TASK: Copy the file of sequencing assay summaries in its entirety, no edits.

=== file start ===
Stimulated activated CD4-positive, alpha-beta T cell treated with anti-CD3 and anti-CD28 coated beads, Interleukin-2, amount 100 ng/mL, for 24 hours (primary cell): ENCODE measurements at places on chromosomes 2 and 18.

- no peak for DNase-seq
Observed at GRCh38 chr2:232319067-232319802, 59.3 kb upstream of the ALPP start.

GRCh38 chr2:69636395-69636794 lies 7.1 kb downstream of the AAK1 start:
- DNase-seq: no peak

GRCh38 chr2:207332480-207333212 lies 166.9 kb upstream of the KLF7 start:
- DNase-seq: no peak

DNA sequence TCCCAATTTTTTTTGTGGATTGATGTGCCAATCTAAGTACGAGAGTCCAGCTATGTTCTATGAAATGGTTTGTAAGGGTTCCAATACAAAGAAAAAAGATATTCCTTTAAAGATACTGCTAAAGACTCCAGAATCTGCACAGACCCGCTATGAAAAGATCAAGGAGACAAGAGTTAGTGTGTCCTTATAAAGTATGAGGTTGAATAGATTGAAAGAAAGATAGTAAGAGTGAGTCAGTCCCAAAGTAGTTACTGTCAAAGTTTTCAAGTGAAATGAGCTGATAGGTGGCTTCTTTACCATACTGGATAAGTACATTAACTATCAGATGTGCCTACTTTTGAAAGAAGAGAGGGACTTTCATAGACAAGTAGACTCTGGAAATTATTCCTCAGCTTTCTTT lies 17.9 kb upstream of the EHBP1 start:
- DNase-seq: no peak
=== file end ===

Stimulated activated CD4-positive, alpha-beta T cell treated with anti-CD3 and anti-CD28 coated beads, Interleukin-2, amount 100 ng/mL, for 24 hours (primary cell): ENCODE measurements at places on chromosomes 2 and 18.

- no peak for DNase-seq
Observed at GRCh38 chr2:232319067-232319802, 59.3 kb upstream of the ALPP start.

GRCh38 chr2:69636395-69636794 lies 7.1 kb downstream of the AAK1 start:
- DNase-seq: no peak

GRCh38 chr2:207332480-207333212 lies 166.9 kb upstream of the KLF7 start:
- DNase-seq: no peak

DNA sequence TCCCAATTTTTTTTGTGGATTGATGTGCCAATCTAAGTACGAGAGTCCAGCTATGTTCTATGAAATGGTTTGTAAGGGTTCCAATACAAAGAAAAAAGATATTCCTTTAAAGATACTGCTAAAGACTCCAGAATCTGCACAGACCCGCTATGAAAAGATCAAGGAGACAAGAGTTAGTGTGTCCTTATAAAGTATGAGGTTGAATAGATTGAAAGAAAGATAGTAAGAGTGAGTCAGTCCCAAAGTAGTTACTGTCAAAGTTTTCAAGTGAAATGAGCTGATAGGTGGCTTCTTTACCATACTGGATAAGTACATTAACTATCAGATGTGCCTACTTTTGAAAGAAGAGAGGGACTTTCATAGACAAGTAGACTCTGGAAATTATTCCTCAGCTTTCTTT lies 17.9 kb upstream of the EHBP1 start:
- DNase-seq: no peak